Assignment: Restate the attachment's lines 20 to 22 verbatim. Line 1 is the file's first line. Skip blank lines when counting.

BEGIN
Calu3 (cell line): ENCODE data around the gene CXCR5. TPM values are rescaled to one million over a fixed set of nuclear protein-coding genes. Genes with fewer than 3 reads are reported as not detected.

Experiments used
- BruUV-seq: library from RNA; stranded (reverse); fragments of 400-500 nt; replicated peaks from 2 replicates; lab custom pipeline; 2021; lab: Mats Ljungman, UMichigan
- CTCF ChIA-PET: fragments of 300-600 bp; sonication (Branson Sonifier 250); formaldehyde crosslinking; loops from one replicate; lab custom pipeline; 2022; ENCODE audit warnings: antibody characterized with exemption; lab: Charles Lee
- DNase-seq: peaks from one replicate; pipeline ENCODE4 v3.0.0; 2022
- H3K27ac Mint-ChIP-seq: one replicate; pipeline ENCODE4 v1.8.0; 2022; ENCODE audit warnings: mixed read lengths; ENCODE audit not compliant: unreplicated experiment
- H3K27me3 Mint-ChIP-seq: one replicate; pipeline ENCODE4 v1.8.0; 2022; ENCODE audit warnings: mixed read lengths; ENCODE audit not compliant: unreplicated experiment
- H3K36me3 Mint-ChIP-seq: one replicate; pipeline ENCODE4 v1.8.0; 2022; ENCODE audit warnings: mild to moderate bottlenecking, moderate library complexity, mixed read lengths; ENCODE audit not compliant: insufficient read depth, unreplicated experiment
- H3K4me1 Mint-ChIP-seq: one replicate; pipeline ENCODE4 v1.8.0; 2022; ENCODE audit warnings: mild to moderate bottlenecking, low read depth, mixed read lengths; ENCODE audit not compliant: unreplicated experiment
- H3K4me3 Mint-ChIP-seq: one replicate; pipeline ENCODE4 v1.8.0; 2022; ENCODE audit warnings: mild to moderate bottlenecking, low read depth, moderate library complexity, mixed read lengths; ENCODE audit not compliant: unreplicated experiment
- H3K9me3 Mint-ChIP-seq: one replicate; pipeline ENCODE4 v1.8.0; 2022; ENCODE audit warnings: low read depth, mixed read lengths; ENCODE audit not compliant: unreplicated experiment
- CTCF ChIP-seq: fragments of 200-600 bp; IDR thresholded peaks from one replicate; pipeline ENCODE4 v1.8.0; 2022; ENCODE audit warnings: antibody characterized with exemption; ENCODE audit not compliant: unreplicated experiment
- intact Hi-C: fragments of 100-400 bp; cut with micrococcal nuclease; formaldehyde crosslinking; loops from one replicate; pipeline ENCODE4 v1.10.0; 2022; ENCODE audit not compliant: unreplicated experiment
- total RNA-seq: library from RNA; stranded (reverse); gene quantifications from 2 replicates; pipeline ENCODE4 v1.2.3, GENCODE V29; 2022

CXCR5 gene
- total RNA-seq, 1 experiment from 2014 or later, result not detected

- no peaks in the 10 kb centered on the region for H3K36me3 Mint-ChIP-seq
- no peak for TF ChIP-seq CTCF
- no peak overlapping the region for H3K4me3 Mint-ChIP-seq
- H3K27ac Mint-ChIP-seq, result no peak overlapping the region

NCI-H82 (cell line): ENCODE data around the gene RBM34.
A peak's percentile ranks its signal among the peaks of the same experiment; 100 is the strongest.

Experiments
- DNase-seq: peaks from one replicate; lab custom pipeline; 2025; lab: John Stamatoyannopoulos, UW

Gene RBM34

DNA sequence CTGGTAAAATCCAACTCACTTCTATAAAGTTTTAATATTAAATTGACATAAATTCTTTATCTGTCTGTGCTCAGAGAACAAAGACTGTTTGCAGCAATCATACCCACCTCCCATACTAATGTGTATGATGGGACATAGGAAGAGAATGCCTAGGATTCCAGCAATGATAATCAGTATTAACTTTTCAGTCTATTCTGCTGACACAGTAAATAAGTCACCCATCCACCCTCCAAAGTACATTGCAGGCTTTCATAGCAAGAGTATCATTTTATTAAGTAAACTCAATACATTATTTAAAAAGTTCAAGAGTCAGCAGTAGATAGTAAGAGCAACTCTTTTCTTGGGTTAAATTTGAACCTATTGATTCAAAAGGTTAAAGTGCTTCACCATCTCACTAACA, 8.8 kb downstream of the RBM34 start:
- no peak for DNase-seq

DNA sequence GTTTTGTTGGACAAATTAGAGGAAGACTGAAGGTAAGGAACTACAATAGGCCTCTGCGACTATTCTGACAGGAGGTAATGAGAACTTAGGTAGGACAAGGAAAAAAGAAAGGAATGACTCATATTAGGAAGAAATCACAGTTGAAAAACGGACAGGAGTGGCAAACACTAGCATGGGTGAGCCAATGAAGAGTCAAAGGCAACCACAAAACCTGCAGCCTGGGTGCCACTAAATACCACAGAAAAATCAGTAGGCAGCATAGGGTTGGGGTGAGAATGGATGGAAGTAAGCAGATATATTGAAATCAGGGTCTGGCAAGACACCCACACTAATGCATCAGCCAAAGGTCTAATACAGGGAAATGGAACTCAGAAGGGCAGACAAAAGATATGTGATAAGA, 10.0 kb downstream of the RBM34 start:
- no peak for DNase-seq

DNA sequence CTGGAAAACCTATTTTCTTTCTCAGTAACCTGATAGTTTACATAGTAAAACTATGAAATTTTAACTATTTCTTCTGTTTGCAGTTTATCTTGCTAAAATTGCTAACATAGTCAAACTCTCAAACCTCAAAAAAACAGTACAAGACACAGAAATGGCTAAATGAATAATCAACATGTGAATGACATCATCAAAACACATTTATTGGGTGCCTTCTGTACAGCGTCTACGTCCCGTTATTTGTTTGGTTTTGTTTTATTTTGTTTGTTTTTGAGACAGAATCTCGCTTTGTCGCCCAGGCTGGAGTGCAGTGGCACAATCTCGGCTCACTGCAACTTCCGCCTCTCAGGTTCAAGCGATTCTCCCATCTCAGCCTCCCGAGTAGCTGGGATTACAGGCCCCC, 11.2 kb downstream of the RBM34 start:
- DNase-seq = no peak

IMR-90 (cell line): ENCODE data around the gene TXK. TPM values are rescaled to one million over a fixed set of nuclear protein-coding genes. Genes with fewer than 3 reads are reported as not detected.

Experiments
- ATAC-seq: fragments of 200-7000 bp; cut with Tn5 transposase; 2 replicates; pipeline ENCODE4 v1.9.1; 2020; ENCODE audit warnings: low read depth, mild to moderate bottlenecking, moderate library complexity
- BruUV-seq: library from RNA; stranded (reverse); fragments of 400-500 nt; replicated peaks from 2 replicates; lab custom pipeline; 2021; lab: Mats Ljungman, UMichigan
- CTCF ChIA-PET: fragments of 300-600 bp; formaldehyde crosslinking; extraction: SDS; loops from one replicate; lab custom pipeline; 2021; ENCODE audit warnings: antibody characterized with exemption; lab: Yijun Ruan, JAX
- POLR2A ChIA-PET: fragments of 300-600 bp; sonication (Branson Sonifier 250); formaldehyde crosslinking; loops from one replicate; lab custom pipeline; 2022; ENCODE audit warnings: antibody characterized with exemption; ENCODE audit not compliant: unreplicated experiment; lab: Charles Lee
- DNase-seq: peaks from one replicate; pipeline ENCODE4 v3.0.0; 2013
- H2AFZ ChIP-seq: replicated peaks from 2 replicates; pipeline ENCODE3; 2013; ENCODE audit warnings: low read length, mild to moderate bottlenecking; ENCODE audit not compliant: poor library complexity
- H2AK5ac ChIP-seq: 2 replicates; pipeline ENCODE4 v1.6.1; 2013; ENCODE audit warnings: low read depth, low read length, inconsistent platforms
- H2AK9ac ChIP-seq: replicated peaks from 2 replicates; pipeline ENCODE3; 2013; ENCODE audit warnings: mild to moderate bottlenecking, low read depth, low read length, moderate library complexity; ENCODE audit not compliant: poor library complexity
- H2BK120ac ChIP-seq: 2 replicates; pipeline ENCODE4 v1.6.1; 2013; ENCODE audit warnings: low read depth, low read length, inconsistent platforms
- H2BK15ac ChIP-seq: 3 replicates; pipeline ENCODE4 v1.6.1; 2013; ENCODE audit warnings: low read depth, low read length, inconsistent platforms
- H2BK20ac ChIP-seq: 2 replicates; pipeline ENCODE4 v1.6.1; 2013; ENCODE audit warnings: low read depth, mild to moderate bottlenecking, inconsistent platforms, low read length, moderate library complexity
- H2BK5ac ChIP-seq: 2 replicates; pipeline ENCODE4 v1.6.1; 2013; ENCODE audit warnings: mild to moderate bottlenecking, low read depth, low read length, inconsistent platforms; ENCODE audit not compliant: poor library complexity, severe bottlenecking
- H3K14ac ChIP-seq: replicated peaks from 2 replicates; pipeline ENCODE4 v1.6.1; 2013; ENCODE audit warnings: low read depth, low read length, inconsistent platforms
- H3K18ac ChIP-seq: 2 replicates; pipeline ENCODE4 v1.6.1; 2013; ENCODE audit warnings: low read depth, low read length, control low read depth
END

- H3K27ac Mint-ChIP-seq, result no peak overlapping the region

NCI-H82 (cell line): ENCODE data around the gene RBM34.
A peak's percentile ranks its signal among the peaks of the same experiment; 100 is the strongest.